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gasshoThe World is Waiting for us to WAKE UP!

By: Rev. Dr. Kathleen A. Bishop

May 4, 2019

Henry David Thoreau wrote: We Must learn to reawaken and keep ourselves awake, not by mechanical aids, but by an infinite expectation of the dawn, which does not forsake us in our soundest sleep.”

Arthur Zajonc wrote in his book Meditation as Contemplative Inquiry, these words about Being Awake, Fostering Peace:

In his remarkable record of two years at Walden Pond, Thoreau wrote of the morning: “Little is to be expected of that day, if it can be called a day, to which we are not awakened by our Genius, but by the mechanical nudging’s of some servitor, are not awakened by our own newly acquired force and aspirations from within, instead of factory bells…The millions are awake enough for physical labor; but only one in a million is awake enough for effective intellectual exertion, only one in a hundred millions to a poetic or divine life.  To be awake is to be alive.  I have never met a man who was quite awake.  How could I have looked him in the face?” (page 9-10)

Arthur goes on to write:  If not by “factory bells” or other external means, then by what… Thoreau pointed to our genius, that high principle of us, as the force that can awaken.  Our genius lives in expectation of the unknown as we expect the new day.  It prompts us to be awake to the subtle dimensions of experience, to meet the sufferings and joys of life with equanimity, and to sense the unknown that continually invites us after her.

The Buddha means “one who is awake.” Together with wakefulness, the Buddha is said to have radiated peacefulness.  In other words, if one is to be more fully awake, then the burdens of such wakefulness require steadiness of mind, largeness of heart, and a deep equanimity in the face of new and significant experiences.” (Page 10)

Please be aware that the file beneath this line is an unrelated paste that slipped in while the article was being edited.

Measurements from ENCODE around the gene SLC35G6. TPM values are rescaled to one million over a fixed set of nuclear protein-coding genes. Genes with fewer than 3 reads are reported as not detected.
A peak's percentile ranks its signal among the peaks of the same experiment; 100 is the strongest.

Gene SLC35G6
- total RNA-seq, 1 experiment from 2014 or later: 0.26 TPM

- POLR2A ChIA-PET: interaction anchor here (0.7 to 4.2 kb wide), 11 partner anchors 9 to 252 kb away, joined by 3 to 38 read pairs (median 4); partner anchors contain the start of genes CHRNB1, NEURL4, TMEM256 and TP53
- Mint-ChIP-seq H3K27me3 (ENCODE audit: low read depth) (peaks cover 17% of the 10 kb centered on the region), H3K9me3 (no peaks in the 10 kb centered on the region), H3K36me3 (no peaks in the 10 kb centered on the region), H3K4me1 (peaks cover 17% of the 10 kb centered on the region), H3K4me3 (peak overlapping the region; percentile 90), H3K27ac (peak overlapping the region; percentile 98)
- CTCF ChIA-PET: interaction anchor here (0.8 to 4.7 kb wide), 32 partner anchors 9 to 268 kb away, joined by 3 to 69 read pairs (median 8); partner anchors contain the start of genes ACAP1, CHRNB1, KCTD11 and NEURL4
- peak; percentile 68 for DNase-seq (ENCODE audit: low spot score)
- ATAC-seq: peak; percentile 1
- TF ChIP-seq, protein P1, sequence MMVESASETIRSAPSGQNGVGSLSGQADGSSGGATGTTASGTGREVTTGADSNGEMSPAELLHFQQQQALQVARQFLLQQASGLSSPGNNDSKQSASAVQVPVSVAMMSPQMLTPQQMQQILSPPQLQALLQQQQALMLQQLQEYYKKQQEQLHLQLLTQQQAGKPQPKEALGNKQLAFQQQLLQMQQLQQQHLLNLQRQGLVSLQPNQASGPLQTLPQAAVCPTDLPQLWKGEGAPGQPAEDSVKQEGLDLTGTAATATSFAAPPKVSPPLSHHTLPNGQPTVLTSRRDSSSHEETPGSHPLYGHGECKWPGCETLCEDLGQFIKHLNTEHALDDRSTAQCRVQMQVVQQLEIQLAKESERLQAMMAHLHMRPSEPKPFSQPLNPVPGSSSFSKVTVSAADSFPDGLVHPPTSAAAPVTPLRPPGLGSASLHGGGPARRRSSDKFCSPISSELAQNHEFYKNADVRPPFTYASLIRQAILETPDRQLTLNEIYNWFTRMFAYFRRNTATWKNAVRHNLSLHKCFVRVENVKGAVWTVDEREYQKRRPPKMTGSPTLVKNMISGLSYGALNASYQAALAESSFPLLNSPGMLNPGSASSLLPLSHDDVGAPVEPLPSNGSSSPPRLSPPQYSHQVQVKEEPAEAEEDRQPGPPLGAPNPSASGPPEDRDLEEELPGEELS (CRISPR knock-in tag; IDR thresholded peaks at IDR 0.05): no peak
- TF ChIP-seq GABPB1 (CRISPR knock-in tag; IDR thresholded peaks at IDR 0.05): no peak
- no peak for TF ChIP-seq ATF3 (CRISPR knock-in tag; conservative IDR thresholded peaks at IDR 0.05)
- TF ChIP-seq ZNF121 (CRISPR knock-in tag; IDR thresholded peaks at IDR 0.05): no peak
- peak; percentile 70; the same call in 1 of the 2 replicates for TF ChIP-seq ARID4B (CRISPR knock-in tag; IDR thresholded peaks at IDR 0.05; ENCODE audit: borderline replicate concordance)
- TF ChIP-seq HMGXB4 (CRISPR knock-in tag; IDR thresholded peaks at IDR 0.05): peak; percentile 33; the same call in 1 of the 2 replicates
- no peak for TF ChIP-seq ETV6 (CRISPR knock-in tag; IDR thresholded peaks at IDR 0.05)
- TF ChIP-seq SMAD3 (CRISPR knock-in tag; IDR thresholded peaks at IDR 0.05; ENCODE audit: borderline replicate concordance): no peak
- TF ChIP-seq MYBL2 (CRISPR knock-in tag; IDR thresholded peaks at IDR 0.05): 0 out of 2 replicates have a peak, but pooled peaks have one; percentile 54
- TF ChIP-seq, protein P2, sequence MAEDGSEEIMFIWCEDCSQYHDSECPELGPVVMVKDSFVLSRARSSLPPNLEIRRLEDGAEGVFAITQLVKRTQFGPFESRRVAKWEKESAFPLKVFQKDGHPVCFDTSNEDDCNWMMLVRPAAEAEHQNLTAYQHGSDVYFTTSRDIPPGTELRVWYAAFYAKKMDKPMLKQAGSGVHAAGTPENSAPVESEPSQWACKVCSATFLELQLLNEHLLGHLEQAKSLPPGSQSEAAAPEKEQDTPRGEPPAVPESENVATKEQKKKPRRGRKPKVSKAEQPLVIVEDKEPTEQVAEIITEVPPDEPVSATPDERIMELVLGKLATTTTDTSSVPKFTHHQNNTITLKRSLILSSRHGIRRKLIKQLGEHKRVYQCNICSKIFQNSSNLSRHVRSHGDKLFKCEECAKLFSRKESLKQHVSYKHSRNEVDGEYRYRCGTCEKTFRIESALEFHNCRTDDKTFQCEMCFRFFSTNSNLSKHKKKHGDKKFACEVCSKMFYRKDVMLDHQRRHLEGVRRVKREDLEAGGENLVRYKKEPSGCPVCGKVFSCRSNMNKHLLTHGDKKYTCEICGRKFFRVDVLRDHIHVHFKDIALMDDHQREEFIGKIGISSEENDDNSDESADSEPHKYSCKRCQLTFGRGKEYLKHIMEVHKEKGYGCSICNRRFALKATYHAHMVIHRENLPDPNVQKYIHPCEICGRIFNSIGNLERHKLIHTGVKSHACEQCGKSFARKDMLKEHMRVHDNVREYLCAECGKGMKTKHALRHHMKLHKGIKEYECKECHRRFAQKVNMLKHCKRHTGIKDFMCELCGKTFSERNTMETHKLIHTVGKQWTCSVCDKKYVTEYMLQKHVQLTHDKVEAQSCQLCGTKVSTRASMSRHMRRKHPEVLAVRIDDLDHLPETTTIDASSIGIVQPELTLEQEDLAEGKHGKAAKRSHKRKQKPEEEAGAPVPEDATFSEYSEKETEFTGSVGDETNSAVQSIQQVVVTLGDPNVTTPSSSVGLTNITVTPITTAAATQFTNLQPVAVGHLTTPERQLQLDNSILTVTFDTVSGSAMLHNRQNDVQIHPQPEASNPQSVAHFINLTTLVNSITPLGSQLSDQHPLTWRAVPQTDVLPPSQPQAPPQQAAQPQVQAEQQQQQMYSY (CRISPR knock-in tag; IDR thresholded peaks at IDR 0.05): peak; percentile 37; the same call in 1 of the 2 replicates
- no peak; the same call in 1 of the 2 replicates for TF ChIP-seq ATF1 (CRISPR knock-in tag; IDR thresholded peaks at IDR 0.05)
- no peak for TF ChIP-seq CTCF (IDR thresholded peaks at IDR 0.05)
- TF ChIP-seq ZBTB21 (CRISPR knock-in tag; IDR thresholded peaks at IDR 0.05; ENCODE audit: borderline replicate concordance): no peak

And thus you are here reading this post looking for equanimity in the face of serious and dangerous challenges in America today, a growing division between races and religions where the followers of these faiths and philosophies, and prejudices are appearing in our schools, and places of worship, and our shopping malls, and movie theaters with guns and hatred and death on their minds.

And yet there is hope, hope because you are all here with your faith, and your prayers, and your scriptures, and your hearts and your love for each other.  Which is not based on the color of our skin or the clothes we wear or the food we eat but on love.

We may not be Nelson Mandela or Martin Luther King, or even Rosa Parks but Arthur goes on to say, “They were awake to the suffering not only of themselves but of their entire communities.  Both have become exemplars because they met suffering with compassion and because together with truth, they sought reconciliation instead of revenge (page 11).

We must wake up! We must give up our fears as individuals and stand up to hate and bigotry where ever we see it, where ever it pops up its ugly head. We must write letters, march in the streets, stand up when we see injustice in our White House, or our workplace.  We must stand up when we see it in our communities, and our supermarkets, and yes, in our homes.

The Buddha’s teaching implores us to WAKE UP. 

The dawn awaits for us to speak up. Are you awake or in the soundest sleep?

If not me who?

If not now when?

 

 

 

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adult asian bald buddhism

Pema Chodron in her book Awakening Loving-Kindness wrote, “The point is not to try to change ourselves.  Meditation practice isn’t about trying to throw ourselves away and become something better.  It’s about befriending who we are already (page 3).[1] Often times I find myself not being very kind to myself, questioning my abilities, my finances, my friends or lack thereof, and I could go on and on.  But of what value is that and what peace derives from it?